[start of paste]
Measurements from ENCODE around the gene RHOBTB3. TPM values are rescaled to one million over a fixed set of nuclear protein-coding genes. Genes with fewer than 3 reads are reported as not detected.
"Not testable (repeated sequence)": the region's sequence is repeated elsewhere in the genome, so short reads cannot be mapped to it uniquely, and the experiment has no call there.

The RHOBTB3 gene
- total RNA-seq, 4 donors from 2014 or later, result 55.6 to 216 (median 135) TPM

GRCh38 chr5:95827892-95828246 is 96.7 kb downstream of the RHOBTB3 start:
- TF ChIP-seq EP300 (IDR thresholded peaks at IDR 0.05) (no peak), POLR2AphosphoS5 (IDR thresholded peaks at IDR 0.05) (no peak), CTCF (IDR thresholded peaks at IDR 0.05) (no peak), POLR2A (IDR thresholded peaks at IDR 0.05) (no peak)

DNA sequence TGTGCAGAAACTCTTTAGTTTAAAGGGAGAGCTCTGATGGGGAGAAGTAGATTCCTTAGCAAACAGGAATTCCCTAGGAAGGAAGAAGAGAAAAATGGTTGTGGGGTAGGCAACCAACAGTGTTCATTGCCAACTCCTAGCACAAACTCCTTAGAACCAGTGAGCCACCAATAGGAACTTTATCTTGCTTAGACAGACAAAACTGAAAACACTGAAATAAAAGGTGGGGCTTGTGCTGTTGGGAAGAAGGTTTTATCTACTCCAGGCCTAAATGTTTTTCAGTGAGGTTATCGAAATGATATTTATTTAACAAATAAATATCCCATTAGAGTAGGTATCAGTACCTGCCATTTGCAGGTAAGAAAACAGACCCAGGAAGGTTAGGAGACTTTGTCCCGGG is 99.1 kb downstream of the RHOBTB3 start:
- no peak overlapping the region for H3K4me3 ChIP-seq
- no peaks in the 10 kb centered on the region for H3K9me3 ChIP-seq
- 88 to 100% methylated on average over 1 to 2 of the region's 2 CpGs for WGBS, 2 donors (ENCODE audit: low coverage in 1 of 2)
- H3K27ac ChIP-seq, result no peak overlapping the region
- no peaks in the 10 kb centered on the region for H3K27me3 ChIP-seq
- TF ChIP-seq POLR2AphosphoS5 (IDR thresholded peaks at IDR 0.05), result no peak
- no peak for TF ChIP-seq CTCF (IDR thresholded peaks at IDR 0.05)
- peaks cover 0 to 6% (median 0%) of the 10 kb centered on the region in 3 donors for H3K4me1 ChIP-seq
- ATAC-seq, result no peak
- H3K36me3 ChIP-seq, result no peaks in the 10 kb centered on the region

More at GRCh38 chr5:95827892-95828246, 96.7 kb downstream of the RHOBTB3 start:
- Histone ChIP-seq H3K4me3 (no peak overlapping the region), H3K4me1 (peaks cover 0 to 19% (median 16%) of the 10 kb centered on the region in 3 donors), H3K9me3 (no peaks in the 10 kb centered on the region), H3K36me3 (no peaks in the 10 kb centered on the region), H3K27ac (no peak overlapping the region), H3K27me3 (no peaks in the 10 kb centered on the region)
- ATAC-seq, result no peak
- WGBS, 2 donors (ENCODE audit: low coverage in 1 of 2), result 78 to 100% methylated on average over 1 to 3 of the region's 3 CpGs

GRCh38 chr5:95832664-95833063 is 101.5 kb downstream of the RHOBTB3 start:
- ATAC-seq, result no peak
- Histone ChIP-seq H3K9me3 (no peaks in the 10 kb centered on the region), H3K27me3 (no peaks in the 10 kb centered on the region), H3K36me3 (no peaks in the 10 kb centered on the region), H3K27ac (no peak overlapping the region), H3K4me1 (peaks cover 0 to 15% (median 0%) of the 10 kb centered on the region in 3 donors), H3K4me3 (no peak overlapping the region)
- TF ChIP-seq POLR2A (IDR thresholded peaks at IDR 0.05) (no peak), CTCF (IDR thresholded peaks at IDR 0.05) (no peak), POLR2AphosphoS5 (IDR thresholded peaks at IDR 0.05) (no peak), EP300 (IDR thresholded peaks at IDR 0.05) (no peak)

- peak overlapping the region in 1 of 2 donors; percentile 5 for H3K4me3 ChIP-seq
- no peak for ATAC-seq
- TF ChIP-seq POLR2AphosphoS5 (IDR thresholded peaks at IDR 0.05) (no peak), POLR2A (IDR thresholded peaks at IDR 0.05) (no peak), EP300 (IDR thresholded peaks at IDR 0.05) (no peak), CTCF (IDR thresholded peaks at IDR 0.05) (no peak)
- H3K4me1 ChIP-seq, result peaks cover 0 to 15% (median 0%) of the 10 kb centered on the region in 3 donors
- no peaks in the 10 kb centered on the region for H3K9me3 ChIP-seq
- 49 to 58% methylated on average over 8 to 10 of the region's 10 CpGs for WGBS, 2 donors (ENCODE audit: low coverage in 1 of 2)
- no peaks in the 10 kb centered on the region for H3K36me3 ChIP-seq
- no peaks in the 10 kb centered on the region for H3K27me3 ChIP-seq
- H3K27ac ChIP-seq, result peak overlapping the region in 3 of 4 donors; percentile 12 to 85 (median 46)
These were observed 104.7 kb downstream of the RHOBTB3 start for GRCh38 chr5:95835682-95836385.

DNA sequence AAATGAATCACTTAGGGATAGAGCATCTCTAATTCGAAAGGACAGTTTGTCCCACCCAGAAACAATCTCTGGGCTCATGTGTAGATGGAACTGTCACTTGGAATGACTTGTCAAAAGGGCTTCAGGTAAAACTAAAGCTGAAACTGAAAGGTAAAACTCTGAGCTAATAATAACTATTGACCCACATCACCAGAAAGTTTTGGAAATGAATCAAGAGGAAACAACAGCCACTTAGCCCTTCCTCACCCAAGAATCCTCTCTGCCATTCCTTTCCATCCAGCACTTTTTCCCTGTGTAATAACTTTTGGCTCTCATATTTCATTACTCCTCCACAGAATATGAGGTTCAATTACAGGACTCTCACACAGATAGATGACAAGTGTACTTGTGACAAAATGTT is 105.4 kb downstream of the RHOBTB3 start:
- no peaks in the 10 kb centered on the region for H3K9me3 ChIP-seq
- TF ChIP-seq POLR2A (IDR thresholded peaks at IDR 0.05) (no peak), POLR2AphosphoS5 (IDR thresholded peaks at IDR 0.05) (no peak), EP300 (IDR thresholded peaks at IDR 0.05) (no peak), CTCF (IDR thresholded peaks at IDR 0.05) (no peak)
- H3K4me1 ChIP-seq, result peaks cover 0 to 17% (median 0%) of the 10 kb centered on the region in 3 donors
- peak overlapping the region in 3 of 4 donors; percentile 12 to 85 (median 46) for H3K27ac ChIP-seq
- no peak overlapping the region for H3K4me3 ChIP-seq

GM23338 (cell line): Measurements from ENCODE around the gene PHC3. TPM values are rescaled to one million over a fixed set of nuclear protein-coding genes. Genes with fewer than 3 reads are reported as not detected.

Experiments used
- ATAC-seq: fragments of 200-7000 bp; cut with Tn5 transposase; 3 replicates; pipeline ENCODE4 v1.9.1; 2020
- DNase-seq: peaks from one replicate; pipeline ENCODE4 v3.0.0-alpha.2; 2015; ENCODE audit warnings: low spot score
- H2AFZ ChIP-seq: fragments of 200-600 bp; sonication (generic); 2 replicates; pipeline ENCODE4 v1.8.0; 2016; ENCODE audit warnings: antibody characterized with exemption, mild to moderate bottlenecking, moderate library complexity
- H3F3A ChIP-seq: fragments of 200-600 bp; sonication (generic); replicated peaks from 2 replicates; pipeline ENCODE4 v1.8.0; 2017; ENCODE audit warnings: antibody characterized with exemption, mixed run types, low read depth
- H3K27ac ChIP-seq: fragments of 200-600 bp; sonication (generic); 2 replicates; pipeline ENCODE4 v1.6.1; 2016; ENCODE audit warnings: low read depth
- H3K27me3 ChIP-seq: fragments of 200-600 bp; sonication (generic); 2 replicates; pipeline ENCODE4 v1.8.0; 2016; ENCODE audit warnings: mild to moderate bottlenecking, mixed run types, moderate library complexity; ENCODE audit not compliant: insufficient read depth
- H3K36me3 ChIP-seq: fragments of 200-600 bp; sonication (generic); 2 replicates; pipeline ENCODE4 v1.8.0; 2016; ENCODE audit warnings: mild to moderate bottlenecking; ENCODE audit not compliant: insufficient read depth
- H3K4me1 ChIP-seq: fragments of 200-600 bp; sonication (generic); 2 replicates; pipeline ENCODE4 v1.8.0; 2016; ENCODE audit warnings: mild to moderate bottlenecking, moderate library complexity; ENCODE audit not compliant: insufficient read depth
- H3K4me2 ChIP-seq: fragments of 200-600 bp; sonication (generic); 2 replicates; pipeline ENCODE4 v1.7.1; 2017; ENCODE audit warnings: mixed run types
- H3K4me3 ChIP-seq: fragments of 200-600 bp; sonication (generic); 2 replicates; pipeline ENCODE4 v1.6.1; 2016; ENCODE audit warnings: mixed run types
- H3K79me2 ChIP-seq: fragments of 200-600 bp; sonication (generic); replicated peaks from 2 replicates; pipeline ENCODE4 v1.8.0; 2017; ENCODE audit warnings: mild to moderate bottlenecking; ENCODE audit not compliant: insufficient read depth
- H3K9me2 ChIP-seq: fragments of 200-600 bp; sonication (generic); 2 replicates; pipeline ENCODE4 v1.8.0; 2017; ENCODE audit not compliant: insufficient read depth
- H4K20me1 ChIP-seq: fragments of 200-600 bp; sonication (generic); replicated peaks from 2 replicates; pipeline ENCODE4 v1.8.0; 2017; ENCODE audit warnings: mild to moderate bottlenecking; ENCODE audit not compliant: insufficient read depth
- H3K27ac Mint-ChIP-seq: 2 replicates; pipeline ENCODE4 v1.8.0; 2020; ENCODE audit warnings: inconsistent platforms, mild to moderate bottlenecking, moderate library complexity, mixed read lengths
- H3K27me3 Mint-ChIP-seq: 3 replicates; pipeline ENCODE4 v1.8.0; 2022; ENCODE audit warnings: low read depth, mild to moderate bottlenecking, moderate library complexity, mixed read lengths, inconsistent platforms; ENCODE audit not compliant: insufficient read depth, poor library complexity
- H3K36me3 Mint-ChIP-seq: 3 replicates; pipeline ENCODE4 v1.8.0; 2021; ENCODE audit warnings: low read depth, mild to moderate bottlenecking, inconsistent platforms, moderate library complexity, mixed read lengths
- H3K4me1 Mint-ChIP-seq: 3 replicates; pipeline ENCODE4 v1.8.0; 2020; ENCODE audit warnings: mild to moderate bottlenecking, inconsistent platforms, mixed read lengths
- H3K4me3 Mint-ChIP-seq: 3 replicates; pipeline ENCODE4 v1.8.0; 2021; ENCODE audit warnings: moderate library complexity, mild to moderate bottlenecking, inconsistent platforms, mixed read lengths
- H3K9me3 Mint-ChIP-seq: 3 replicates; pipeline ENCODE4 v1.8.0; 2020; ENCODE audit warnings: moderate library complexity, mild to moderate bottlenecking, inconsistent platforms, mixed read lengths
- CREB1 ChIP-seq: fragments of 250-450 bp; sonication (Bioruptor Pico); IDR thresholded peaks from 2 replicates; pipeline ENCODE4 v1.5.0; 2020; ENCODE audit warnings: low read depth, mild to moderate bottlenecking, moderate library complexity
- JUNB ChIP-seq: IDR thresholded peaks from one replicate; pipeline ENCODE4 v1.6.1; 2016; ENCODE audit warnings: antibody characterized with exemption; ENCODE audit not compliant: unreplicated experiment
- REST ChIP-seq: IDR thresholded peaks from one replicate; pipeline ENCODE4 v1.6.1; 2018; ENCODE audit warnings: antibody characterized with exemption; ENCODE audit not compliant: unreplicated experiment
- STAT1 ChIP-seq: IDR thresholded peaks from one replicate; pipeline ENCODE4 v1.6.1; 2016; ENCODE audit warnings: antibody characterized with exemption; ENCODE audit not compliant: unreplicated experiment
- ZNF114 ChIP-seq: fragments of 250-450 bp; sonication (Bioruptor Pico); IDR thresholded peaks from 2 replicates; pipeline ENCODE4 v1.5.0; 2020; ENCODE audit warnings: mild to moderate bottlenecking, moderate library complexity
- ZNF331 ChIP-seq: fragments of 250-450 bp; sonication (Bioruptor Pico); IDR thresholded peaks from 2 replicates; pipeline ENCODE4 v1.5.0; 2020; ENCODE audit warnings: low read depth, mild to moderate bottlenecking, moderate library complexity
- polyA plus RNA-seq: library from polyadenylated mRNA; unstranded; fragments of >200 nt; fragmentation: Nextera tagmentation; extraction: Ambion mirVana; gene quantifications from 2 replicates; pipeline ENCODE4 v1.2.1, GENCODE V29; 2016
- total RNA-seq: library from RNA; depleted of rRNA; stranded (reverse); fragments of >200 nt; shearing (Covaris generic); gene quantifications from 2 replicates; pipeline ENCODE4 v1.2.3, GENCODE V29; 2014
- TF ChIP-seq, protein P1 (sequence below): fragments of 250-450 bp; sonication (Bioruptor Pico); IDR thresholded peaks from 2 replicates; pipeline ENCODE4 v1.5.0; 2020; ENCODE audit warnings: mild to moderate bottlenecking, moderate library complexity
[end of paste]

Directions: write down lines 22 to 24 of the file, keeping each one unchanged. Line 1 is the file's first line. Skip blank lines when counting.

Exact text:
GRCh38 chr5:95832664-95833063 is 101.5 kb downstream of the RHOBTB3 start:
- ATAC-seq, result no peak
- Histone ChIP-seq H3K9me3 (no peaks in the 10 kb centered on the region), H3K27me3 (no peaks in the 10 kb centered on the region), H3K36me3 (no peaks in the 10 kb centered on the region), H3K27ac (no peak overlapping the region), H3K4me1 (peaks cover 0 to 15% (median 0%) of the 10 kb centered on the region in 3 donors), H3K4me3 (no peak overlapping the region)